Litvinoff is also known for his poem "Struma", written after the ''Struma'' disaster. Volunteering for military service in January 1940, Litvinoff saw his membership of the British Army as a straightforward matter of combating Nazi evil, but the sinking of the Struma in February 1942 complicated this. An old schooner with an unreliable second-hand engine, the Struma had left Romania in December 1941 crowded with nearly 800 Jewish refugees escaping the Nazis. After engine failure on the Black Sea she was towed into Istanbul harbour. Her passengers hoped to travel overland to Palestine, but Turkey forbade them to disembark unless Britain allowed them to settle in Palestine. British authorities rejected the refugees' request, and after weeks of deadlock Turkish authorities towed the Struma back into the Black Sea and set her adrift. The next day, 24 February 1942, she exploded and sank, leaving an estimated 791 dead and only one survivor. It emerged years later that the Struma had been torpedoed by a Soviet submarine. This was unknown at the time, and Litvinoff believed that the British were responsible. The disaster "blurred the frontiers of evil" in a way that left him reluctant to describe himself as "English" or to seek the kind of assimilation achieved by other Jewish writers in Britain.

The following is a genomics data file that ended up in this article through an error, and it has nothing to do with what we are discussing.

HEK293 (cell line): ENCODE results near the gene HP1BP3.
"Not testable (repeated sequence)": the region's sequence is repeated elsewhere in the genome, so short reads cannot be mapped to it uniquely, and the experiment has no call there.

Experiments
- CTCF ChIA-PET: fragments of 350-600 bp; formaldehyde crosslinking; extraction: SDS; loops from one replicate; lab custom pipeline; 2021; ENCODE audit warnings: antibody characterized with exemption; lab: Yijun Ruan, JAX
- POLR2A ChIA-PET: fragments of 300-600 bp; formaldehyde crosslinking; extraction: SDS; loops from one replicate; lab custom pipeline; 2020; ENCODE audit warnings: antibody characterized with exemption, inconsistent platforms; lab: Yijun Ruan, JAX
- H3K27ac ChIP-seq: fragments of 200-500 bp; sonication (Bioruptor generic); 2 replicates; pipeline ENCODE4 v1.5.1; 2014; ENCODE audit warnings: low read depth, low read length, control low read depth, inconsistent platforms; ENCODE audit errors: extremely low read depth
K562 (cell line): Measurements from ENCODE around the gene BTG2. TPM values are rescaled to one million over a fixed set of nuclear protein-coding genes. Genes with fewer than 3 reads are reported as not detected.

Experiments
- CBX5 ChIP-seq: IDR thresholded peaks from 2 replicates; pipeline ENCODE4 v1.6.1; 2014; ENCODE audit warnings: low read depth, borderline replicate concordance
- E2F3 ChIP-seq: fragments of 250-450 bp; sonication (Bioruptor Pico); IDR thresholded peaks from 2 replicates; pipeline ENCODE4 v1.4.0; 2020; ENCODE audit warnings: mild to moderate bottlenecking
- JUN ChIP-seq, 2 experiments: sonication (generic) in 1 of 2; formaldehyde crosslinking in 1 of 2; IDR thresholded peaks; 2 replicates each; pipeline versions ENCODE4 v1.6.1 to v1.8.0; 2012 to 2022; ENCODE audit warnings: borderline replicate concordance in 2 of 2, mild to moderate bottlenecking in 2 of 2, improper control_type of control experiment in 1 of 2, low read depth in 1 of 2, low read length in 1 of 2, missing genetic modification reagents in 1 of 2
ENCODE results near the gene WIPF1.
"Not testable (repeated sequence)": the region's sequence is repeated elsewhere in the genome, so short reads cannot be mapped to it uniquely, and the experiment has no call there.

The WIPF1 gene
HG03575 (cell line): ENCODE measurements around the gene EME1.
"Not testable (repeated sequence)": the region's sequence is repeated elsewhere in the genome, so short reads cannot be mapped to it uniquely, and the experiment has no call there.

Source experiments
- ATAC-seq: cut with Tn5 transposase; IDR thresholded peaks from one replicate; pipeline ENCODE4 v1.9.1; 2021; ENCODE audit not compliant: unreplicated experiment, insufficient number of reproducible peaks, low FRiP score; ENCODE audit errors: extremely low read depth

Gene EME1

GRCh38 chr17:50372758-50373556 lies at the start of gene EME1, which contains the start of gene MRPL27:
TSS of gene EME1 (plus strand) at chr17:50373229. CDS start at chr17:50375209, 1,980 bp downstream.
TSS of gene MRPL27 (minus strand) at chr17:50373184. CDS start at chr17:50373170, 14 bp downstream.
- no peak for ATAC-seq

‘You can stress the community of the nation state without diminishing your internationalism’. I was, I suppose, quite pleased to have elicited that statement from Tony Blair. Yet I was also troubled. I had been invited to quote those words as Tony’s heartfelt own yet I had never met the man, never written to him, and never talked to him on the phone either. . . Download this article (PDF) »
Isaac Rosenberg (25 November 1890 – 1 April 1918) was an English poet and artist. His Poems from the Trenches are recognized as some of the most outstanding poetry written during the First World War .